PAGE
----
ON REMAND FROM THE SUPREME COURT OF THE UNITED STATES (No. 80-710)
Before Adams, Van Dusen and Higginbotham, Circuit Judges.
This is an appeal from the August 20, 1979, order of the district court, dismissing plaintiff Local 334's suit challenging its consolidation with neighboring local unions for failure to exhaust its internal union remedies and, in the alternative, granting summary judgment to the defendant United Association on the issue of whether the challenged consolidation violated the union constitution. In a prior opinion, we held that the district court lacked subject matter jurisdiction, vacated the judgment, and directed that the case be remanded to the state court.*fn1 Local 334, etc. v. United Ass'n of Journeymen, etc., 628 F.2d 812 (3d Cir. 1980). The Supreme Court reversed, 452 U.S. 615, 101 S. Ct. 2546, 69 L. Ed. 2d 280 (1981), and the case is now here on remand for consideration of the above-mentioned issues. Because we agree that there was no genuine issue of material fact in dispute and that the defendant United Association's interpretation of its own constitution was not patently unreasonable and thus entitled to deference, we will affirm.
The facts underlying this appeal are set forth in our earlier opinion and need not be repeated here. See 628 F.2d at 813-14. It is enough to say that the plaintiff Local 334, a "combination" local union consisting of both plumbers and pipefitters, contends that the defendant United Association, its "parent" international union, was without authority under the union constitution to order the consolidation of Local 334's members with those of other locals into two new "straight-line" locals-one consisting solely of plumbers and the other solely of pipefitters. It argues that the United Association's failure to comply with the constitution amounts to a breach of contract. The United Association maintains that its action is fully authorized by the union constitution and proper in all respects.
There are two fundamental principles of law applicable here and they are not in dispute. The first is that summary judgment is appropriate only where "there is no genuine issue as to any material fact and (where) the moving party is entitled to judgment as a matter of law." Fed.R.Civ.P. 56(c). The other is that
"(courts) are reluctant to substitute their judgment for that of union officials in the interpretation of the union's constitution, and will interfere only where the official's interpretation is not fair or reasonable."
Stelling v. Intern. Broth. of Elec. Workers, etc., 587 F.2d 1379, 1388 (9th Cir. 1978), cert. denied, 442 U.S. 944, 99 S. Ct. 2890, 61 L. Ed. 2d 315 (1979), quoting Vestal v. Hoffa, 451 F.2d 706, 709 (6th Cir. 1971), cert. denied, 406 U.S. 934, 92 S. Ct. 1768, 32 L. Ed. 2d 135 (1972). Accord, Lewis v. American Fed. of State, County & Mun. Emp., 407 F.2d 1185, 1192 (3d Cir.), cert. denied, 396 U.S. 866, 90 S. Ct. 145, 24 L. Ed. 2d 120 (1969); English v. Cunningham, 108 U.S. App. D.C. 365, 282 F.2d 848, 850 (D.C.Cir.1960).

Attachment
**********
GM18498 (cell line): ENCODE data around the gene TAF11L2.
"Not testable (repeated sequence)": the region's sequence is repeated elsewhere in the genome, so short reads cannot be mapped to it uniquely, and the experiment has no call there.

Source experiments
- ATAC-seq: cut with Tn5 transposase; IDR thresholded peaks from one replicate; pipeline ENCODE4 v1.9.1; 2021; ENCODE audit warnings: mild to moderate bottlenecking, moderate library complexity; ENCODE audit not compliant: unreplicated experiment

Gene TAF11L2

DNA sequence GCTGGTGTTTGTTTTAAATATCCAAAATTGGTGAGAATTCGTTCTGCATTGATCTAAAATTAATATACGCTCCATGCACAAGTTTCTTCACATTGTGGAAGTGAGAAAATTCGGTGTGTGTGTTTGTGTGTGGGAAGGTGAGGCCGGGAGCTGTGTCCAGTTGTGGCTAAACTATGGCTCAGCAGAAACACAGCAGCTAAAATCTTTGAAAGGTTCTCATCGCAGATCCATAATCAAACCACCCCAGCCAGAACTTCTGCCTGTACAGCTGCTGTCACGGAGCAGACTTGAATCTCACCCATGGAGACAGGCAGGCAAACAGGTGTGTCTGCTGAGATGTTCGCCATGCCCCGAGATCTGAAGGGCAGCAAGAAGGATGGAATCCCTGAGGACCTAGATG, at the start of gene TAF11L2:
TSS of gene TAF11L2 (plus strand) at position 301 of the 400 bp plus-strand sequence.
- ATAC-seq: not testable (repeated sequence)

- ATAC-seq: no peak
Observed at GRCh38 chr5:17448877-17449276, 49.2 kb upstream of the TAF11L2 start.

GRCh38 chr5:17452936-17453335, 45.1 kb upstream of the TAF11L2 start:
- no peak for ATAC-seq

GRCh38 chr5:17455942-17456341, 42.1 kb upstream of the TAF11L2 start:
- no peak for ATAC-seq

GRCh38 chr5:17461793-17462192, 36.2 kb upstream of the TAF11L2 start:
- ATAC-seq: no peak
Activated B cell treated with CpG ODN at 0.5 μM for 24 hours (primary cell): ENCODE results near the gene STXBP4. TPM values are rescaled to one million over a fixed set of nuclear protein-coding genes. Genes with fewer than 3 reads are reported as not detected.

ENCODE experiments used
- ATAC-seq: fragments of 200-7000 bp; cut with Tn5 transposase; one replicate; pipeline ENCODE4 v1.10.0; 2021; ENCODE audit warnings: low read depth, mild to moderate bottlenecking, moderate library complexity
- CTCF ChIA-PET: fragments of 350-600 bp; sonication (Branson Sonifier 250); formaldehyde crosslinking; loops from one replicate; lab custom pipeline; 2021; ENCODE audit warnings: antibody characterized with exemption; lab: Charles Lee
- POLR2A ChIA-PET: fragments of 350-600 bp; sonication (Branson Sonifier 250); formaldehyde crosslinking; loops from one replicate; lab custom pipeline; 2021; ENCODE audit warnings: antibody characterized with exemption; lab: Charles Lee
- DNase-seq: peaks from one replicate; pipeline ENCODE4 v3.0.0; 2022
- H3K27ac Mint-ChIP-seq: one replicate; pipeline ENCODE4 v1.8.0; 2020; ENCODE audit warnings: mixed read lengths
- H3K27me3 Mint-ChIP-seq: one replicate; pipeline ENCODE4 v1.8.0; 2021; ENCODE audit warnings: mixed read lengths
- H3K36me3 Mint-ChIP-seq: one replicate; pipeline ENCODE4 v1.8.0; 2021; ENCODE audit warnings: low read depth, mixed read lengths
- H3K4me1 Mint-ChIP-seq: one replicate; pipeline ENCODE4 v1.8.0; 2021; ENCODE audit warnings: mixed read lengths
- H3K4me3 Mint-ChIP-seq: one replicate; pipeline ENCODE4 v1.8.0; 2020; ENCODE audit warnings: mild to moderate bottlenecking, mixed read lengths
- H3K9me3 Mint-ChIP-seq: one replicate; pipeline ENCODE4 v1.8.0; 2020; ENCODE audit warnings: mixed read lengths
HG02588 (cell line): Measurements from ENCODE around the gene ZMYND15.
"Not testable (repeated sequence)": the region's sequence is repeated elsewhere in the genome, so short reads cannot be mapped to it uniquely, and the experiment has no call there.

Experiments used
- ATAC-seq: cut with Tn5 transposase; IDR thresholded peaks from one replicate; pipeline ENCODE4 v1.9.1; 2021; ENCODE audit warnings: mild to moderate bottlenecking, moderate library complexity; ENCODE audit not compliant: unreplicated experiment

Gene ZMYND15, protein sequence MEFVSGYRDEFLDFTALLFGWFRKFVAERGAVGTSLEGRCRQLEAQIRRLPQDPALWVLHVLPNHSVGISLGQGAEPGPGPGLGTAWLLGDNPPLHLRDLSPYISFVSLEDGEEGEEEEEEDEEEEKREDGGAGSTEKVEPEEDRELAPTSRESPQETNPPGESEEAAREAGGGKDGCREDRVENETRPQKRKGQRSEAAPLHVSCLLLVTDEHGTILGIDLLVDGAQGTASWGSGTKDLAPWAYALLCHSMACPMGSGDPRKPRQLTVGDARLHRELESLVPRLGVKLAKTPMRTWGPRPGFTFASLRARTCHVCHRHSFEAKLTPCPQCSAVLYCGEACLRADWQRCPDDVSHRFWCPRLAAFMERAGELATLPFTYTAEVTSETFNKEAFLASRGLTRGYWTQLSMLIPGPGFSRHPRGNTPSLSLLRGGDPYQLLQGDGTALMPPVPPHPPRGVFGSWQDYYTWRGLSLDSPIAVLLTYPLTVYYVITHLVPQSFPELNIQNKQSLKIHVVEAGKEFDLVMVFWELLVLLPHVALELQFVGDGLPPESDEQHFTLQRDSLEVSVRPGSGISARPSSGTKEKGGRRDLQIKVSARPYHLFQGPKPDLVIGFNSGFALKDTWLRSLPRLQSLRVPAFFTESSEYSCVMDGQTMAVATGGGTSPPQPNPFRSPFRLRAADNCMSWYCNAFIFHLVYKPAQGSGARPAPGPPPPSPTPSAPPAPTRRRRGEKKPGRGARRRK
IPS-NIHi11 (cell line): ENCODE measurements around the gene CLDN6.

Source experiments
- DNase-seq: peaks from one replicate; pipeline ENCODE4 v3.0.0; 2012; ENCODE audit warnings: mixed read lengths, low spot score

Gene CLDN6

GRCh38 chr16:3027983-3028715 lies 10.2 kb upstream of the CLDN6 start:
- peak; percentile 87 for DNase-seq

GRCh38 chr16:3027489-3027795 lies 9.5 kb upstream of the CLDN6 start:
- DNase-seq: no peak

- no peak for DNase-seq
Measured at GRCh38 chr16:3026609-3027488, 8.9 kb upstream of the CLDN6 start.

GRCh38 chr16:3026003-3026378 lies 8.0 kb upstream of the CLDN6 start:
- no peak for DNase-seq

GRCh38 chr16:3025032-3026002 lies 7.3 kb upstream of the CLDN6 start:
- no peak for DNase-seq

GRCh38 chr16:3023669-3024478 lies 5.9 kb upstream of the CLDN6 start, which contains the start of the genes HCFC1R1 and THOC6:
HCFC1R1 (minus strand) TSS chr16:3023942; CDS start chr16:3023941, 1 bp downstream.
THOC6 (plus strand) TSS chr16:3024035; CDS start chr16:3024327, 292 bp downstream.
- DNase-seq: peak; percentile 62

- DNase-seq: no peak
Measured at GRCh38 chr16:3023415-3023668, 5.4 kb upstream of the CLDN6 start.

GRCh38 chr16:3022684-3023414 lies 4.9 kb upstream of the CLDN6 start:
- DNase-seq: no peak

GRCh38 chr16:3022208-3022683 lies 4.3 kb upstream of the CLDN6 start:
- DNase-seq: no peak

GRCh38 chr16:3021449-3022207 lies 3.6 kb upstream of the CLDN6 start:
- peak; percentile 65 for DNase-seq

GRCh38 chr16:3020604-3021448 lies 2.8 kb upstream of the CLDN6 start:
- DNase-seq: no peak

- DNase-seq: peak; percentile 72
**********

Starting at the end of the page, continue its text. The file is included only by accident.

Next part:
Although cast in several different forms, Local 334 makes two principal arguments:*fn2 (1) the United Association's interpretation of the constitution is unreasonable, and (2) the very issue of reasonableness is a fact question making summary judgment inappropriate. Taking the latter contention first, we note that there is no dispute as to what the literal provisions of the constitution are.*fn3 The dispute is over the proper interpretation of these provisions and the various historical facts purportedly underlying the differing interpretations. If the issue before the court were the ultimately correct interpretation of the constitution, then we might agree with Local 334 that summary judgment was inappropriate. But that is not the case. The sole issue before the district court was whether the United Association's interpretation was "patently unreasonable." Stelling v. Intern. Broth. of Elec. Workers, Etc., supra, 587 F.2d at 1389.*fn4 Thus, while all of the disputed issues of fact proffered by Local 334 in its initial brief may have been "material" to a determination of whether the United Association's interpretation was ultimately correct, their resolution was not necessary to a determination of whether that interpretation was patently unreasonable. Clearly, then, the case was in a posture where summary judgment was appropriate-the only remaining material issue was the purely legal question of patent unreasonableness. This conclusion is in complete accord with that of the court in Stelling, which explicitly affirmed the district court's entry of summary judgment on just this issue. See 587 F.2d at 1389.
Turning to this question, we cannot say that the district court erred in holding that the United Association's interpretation was not patently unreasonable.
Local 334 claims that § 3 of the Association constitution permits the United Association to charter three types of local unions and, by implication, prohibits the chartering of all others. Section 3 provides in pertinent part:
"The United Association shall charter three types of Local Unions: Building and Construction Trades Local Unions, Metal Trades Local ...